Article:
In different terms, our appellate court has more recently said that the rights of parents are not proprietary and are subject to their related duty to care for and protect the child; the law secures their preferential rights only as long as they discharge their obligations. Jones v. Jones, 13 Ark. App. 102, 680 S.W.2d 118 (1984); Watkins v. Dudgeon, 270 Ark. 516, 606 S.W.2d 78 (Ark. App. 1980).

    The rule is also settled that a judicial award of custody should not be modified unless it is shown that there are changed conditions that demonstrate that a modification of the decree is in the best interest of the child. Stamps v. Rawlins, 297 Ark. 370, 761 S.W.2d 933 (1988); see also Campbell v. Campbell, 336 Ark. 379, 985 S.W.2d 724 (1999). In Campbell, this court said that, in order to avoid relitigation of factual issues already decided, courts will usually restrict evidence in a modification proceeding to facts arising since the prior order. Id. at 383, 985 S.W.2d 724. The only other time a change is permissible is when there is a showing of facts affecting the best interest of the children that were either not presented to the chancellor or were not known by the chancellor at the time the original custody award was entered. Id. at 384, 985 S.W.2d 724.

    Especially significant to the present case, this court has further held that its reasons for requiring more stringent standards for modifications than for initial custody determinations are to promote stability and continuity in the life of the child, and to discourage the repeated litigation of the same issues. Jones v. Jones, 328 Ark. 97, 940 S.W.2d 881 (1997). We recognized in Jones that the improper use of custody proceedings is more likely if parents are allowed to relitigate their relative fitness without the addition of significant new facts. Id. at 101, 940 S.W.2d 881. Of course, whether an initial proceeding or a modification proceeding, the polestar remains the best interest and welfare of the child. See Jones v. Strauser, 266 Ark. 441, 585 S.W.2d 931 (1979); see also Ideker v. Short, 48 Ark.App. 118, 892 S.W.2d 278 (1995). Finally, we look to Freshour v. West, 334 Ark. 100, 971 S.W.2d 263 (1998), where this court stated very clearly that, while there is a preference in custody cases to award a child to its biological parent, that preference is not absolute. Rather, of prime concern, and the controlling factor, is the best interest of the child. Id. at 104-105, 971 S.W.2d 263.

    In reviewing the relevant history of the case in light of the foregoing case law, it is significant that, in the initial custody proceeding, Kimberly and Derek were determined unfit parents, and accordingly, they were denied custody of Lanai and Tyler. A decree fixing the custody of a child is final on conditions then existing *607 and should not be changed unless there are altered conditions since the decree was rendered or there were material facts existing at the time of the decree, but unknown to the court, and then only for the welfare of the child. Campbell, supra. Moreover, the party seeking modification of the custody order has the burden of showing a material change in circumstances. Id.

    Certainly to Kimberly's and Derek's credit, they have rectified their lives, and the positive changes they made were acknowledged by the trial court's findings in their two modification proceedings that they are now fit. However, our court has also adopted the majority rule that a change of circumstances of the noncustodial parent is not sufficient to justify modifying custody. Campbell, supra; see also Jones, 326 Ark. 481, 931 S.W.2d 767. Here, the Lloyds had the burden of showing that a material change of circumstances had occurred since the chancellor's initial award of custody of the children to Michael in May 1994. While the chancellor found the Lloyds fit in both of the modification proceedings they have filed since 1994, he stated that they had failed to prove the material change of circumstances needed for them to prevail in their quests for custody. In fact, in reviewing the record in this appeal, Kimberly conceded that she was unaware of anything concerning the children's health and welfare that would warrant such a change. Nor was she aware of any mental abuse by Michael. Tyler was the main focus of the testimony, apparently because the Lloyds alternatively asked for custody of Tyler alone if they could not have both children. However, such a request in no way strengthened their case since our law is well established that young children should not be separated from each other in the absence of exceptional circumstances. See Freshour, supra. Nonetheless, Kimberly averred that the reasons she and Derek filed for custody was that "Tyler was biologically Derek's and mine, and he should live with us." In addition, she admitted that they filed their petition "because ... the last time we went to court, ... they basically made a ruling on something other than what we went to court for, and so we were advised to do it again." Thus, the record is abundantly clear that the Lloyds failed to meet their burden of showing a material change in circumstances. See Campbell, supra; Riddle v. Riddle, 28 Ark.App. 344, 775 S.W.2d 513 (1989).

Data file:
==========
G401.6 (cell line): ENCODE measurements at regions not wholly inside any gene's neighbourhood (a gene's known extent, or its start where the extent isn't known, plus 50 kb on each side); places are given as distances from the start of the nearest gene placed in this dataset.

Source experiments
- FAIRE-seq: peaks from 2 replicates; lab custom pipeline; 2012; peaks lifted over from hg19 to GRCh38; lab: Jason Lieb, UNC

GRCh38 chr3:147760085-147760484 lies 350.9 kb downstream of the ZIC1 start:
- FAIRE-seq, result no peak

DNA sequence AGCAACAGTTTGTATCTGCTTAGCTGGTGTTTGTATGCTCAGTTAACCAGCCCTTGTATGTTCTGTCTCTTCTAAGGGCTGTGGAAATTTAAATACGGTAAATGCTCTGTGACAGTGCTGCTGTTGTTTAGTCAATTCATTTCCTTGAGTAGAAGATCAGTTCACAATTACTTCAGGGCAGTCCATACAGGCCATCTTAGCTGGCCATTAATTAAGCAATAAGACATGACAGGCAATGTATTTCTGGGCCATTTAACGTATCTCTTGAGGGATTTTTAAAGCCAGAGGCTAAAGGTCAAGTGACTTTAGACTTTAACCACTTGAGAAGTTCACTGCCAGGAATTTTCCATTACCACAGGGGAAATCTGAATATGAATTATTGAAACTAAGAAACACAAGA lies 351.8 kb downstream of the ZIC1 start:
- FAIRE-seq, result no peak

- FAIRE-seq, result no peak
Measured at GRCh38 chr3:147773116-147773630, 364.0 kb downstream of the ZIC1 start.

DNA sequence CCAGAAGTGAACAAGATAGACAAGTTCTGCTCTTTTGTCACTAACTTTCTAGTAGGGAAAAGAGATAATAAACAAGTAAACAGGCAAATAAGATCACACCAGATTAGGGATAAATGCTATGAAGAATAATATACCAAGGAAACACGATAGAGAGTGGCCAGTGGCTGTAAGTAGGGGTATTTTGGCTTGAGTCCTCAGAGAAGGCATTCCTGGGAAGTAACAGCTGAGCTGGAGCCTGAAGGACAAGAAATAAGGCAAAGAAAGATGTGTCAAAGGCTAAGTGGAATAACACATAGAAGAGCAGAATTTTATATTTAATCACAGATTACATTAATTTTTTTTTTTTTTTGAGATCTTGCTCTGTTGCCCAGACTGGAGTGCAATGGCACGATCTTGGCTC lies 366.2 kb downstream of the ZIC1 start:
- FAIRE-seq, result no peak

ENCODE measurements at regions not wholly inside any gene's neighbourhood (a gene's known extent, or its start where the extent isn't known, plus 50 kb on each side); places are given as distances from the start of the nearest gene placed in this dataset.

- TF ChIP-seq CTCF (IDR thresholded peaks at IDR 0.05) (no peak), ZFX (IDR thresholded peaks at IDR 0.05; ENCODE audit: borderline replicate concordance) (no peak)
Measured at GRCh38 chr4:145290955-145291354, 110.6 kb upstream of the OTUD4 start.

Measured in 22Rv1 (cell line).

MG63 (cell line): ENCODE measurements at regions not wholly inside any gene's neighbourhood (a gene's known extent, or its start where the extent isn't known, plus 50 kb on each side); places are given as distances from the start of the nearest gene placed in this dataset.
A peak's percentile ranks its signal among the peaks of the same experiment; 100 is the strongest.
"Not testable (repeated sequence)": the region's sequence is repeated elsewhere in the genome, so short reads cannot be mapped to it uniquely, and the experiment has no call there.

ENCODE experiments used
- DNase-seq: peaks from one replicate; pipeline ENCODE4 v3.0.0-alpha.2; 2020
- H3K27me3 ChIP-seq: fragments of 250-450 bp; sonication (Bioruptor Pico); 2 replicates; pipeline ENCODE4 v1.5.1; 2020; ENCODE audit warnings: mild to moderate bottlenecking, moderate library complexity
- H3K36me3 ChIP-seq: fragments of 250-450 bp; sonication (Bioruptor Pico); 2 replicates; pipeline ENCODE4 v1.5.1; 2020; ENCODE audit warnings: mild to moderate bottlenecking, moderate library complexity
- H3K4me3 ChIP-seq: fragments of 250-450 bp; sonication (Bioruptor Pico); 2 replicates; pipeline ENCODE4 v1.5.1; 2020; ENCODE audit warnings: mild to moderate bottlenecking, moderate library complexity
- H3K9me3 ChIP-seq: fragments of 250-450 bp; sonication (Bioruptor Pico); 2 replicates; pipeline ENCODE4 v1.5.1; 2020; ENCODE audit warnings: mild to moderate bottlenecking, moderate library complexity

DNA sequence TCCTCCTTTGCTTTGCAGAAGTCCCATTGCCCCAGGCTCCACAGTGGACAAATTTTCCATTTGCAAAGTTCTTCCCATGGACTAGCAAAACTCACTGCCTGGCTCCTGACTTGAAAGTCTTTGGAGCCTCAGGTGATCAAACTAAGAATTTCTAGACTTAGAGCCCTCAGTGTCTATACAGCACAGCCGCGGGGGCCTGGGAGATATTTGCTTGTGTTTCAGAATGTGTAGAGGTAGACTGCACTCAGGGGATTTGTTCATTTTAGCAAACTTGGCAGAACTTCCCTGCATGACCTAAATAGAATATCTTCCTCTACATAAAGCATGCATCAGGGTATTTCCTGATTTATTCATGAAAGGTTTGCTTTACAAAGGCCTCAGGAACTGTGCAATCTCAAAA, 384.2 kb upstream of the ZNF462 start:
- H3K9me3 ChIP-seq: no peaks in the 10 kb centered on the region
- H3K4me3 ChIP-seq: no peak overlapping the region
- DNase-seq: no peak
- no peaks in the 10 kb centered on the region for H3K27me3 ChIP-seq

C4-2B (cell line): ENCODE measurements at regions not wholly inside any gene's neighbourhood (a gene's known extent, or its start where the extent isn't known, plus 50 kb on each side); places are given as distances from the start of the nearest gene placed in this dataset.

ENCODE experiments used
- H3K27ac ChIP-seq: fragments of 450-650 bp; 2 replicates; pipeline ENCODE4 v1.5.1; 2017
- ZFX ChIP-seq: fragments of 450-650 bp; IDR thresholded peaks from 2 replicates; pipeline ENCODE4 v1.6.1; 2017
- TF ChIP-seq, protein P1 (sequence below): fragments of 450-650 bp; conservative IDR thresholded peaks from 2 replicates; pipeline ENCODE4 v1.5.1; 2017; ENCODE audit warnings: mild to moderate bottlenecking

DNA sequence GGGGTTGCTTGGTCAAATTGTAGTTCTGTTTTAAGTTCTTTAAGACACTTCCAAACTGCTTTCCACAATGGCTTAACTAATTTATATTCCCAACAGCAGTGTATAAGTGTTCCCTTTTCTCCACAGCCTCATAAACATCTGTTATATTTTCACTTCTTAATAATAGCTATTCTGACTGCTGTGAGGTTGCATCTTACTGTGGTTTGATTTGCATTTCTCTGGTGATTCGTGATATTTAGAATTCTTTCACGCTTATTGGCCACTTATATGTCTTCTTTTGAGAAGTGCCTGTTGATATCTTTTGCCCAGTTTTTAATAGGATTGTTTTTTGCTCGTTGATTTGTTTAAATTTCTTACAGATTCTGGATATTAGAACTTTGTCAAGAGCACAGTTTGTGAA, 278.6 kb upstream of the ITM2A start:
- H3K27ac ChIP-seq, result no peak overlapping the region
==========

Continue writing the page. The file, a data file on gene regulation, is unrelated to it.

Although Kimberly offered some testimony suggesting Michael controls Tyler and Tyler is afraid of him, other evidence was presented that Tyler is close to Michael. Tyler is described by Kimberly and Derek as getting straight "A's" in school, and as being affectionate, a happy-go-lucky kid, and a hugger. Again, none of this evidence supports a finding that would support the Lloyds' contentions. In sum, from our de novo review of the record, we cannot say the chancellor was clearly erroneous in his finding that the Lloyds failed to show a change of material circumstances that would warrant uprooting Tyler and Lanai to place them in the Lloyds' custody. Therefore, we affirm the chancellor's denial of the Lloyds' petition for modification of custody.

Document Info

DocketNumber: 00-568

Citation Numbers: 343 Ark. 620, 37 S.W.3d 603

Judges: Tom Glaze

Filed Date: 2/8/2001

Precedential Status: Precedential

Modified Date: 12/1/2016